Christopher Jones is the first BEng Professional Engineering graduate in the UK to achieve Incorporated Engineer (IEng) status through the flexible work-based ‘Engineering Gateways’ programme. The BEng Professional Engineering (Power Systems) programme is the first of its kind in the UK and has been offered by Aston University in Birmingham since 2010.
Engineers study on a work-based, blended, distance learning basis with attendance at Aston only for examinations. This is an Engineering Gateways programme which provides a pathway to professional registration for working engineers who do not possess the full exemplifying academic qualifications, who are interested in becoming professionally registered and are unable to commit to full-time study. With the support of their employer, employees are able to demonstrate the required UK-SPEC competences for professional registration at the same time as meeting the learning outcomes for an academic qualification.
The framework for this route was developed as part of a government-funded initiative 'Gateways to the Professions'. The Engineering Council led the work which has been delivered by universities, Professional Engineering Institutions (PEIs) and employer representatives.
Christopher’s career began in the Royal Air Force, where he embarked on an electrical maintenance apprenticeship. He achieved an NVQ3 and then went on to complete an HNC and finally an HND in Mechanical Engineering. After eight years, Christopher continued his successful career by joining National Grid, his current employer.
He started studying at Aston University on the Foundation Degree in Electrical Power Engineering and graduated in 2010 with a Distinction. He then joined the BEng Professional Engineering (Power Systems) programme and graduated in July 2012 with a First Class Honours. He is the first engineer in the UK to graduate at Bachelors level from an Engineering Gateways degree and then go on to achieve IEng status. Throughout this time, Christopher has been supported by his employer, National Grid. As well as studying at Aston, Christopher also undertook training within National Grid and was awarded a NEBOSH certificate and also became a Senior Authorised Person (SAP).
Christopher said, “The combination of National Grid’s practical training, combined with Aston University’s theoretical study has allowed me to become a well-rounded engineer, with a detailed understanding of the electrical environment around me. The knowledge obtained has enabled me to become registered as an Incorporated Engineer, and provided foundations which will eventually allow me to advance my experience and knowledge for Chartered Engineer status.”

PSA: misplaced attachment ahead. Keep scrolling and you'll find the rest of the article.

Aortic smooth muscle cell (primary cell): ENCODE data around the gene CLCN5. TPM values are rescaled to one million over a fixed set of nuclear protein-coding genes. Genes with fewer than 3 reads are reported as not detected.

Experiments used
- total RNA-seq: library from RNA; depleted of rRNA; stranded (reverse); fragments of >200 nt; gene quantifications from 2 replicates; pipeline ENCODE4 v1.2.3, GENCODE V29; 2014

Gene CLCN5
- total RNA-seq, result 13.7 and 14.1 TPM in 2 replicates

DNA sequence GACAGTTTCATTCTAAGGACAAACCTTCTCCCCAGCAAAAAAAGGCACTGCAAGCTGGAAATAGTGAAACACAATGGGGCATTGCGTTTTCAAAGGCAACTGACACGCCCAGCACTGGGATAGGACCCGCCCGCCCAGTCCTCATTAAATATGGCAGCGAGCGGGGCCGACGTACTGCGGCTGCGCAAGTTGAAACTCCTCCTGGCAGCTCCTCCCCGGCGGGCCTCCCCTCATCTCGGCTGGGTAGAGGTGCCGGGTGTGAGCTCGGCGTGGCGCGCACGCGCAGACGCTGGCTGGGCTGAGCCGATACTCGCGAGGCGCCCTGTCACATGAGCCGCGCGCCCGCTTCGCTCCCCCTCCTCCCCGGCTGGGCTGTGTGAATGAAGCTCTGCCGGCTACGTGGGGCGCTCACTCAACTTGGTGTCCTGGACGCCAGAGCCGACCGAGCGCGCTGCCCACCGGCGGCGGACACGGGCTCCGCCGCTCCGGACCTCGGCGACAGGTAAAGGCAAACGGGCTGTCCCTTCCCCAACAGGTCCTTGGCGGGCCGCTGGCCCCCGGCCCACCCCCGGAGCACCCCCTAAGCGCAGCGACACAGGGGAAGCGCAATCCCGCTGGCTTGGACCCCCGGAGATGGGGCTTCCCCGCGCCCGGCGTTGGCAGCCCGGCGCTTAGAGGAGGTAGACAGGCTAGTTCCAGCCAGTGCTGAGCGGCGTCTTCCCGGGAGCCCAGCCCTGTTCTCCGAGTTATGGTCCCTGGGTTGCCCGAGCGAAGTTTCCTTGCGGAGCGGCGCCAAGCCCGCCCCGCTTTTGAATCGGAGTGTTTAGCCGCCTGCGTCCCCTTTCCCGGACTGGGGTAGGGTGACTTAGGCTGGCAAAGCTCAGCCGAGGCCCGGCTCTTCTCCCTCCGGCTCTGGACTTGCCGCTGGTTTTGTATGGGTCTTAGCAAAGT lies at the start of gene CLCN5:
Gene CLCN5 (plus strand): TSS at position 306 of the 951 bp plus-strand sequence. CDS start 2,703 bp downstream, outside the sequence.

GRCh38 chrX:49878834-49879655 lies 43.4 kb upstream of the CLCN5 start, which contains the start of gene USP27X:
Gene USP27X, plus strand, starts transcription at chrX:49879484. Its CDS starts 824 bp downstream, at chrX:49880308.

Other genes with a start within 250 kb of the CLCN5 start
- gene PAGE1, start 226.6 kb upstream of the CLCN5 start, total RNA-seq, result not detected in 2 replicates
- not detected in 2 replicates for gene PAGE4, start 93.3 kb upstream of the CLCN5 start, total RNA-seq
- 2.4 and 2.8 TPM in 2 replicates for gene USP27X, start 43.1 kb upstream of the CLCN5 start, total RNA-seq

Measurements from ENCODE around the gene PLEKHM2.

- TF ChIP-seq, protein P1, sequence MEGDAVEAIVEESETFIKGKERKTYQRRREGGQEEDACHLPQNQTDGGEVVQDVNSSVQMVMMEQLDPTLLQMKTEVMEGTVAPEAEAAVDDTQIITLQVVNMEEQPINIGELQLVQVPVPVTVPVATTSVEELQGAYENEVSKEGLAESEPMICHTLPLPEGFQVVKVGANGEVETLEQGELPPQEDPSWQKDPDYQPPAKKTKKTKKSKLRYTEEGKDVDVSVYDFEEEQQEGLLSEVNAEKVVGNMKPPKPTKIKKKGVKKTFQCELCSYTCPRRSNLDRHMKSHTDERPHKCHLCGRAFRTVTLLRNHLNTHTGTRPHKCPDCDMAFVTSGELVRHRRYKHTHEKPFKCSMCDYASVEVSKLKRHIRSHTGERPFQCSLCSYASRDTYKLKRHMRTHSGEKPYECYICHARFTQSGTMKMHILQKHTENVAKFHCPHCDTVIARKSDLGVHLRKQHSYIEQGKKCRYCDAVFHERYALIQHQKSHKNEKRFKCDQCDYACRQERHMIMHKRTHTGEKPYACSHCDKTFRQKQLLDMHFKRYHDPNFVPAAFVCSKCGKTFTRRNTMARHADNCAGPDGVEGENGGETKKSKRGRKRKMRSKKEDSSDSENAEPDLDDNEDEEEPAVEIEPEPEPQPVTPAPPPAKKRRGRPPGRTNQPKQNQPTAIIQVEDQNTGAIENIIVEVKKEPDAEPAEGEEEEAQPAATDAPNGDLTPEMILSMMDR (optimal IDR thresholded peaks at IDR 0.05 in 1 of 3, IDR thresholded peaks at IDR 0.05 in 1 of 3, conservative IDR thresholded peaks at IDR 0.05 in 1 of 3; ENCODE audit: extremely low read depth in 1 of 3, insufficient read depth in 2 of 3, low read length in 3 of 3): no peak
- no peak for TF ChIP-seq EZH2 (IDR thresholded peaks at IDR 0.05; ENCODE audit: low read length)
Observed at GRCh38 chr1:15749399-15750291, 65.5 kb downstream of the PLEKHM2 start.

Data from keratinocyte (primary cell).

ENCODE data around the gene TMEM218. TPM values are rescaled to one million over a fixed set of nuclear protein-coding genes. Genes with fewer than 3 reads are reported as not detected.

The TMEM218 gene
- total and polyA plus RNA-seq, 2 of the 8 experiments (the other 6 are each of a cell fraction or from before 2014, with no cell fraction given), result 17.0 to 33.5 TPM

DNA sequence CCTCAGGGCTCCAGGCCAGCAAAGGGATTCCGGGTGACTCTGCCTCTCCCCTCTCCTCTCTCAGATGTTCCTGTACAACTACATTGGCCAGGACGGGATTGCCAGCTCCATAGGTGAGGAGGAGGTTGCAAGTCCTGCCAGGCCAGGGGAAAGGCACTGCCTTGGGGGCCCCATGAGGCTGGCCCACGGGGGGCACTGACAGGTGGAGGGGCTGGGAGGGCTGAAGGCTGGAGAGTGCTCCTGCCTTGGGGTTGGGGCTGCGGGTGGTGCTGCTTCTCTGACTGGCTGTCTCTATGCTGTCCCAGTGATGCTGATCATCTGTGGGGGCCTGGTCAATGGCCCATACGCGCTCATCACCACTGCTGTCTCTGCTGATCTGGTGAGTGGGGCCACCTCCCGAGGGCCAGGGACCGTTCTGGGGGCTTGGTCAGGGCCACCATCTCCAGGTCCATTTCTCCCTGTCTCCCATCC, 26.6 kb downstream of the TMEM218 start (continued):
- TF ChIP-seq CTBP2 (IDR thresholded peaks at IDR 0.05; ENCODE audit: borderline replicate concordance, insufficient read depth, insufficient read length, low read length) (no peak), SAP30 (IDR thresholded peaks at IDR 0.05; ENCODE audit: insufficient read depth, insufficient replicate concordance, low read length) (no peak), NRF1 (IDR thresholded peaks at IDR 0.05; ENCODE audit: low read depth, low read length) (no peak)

Ken Trapp MIET, Team Leader, Landulph Team, National Grid said, “The BEng programme has provided National Grid with an enthusiastic and very technically knowledgeable engineer. The challenges faced within the field engineering teams require a range of advanced skills and knowledge to ensure we can maintain our exceptional standards of security of supply. In order to achieve this, our engineers need to possess the ability to deal with equipment and technology that is up to 50 years’ old as well as embracing the latest in technological design and engineering. I consider the training and knowledge instilled in Christopher through the BEng programme, along with his enthusiasm for engineering, a very real asset to our Substation Team within National Grid.”
Dr Nagi Fahmi, Programme Director, BEng Professional Engineering said, “The achievement by Christopher Jones of becoming the first IEng registrant through the first UK BEng Professional Engineering programme is a reward to all of us at Aston University. Christopher worked hard and focused his learning by linking studied theories to practice. Christopher’s success has demonstrated the value of this unique type of programme, producing a high calibre professional engineer. Aston, guided by the Engineering Council’s ‘Gateways’ initiative, has adopted an innovative way of engineering education that aims to address the shortage of graduates in the UK engineering sector by offering work-based programmes tailored to suit industry’s needs. The result is a win, win, and win situation; win by the individual, win by the sponsoring company and win by UK PLC.”
Roy Bowdler IEng FIET Chartered FCIPD, Institution of Engineering and Technology, who has led IET support for the Engineering Council’s Engineering Gateways Programme over the last five years said: “It gives me particular pleasure to see a high voltage engineer from National Grid become the first graduate of a Bachelors Gateways programme to be awarded IEng registration.”
Jon Prichard CEng FICE FInstRE, CEO of the Engineering Council said: “We welcome Christopher’s achievement as the first Incorporated Engineer to be registered via the Engineering Gateways programme and congratulate all involved, namely Christopher, Aston University, the IET and National Grid. We are sure that he will be the first of many to take up the opportunity to ‘earn while learning’ as the programmes develop.”
The Bachelors and Masters Professional Engineering programmes are proving attractive to many engineers who might otherwise not have the opportunity to achieve professional status. More than 120 individuals in a range of companies are now enrolled on the programmes at eleven higher education institutions, with numbers set to grow. 14 professional engineering institutions have now signed up to support these programmes and nine candidates have already been registered as Chartered Engineers. Further details are available at: /education--skills/engineering-gateways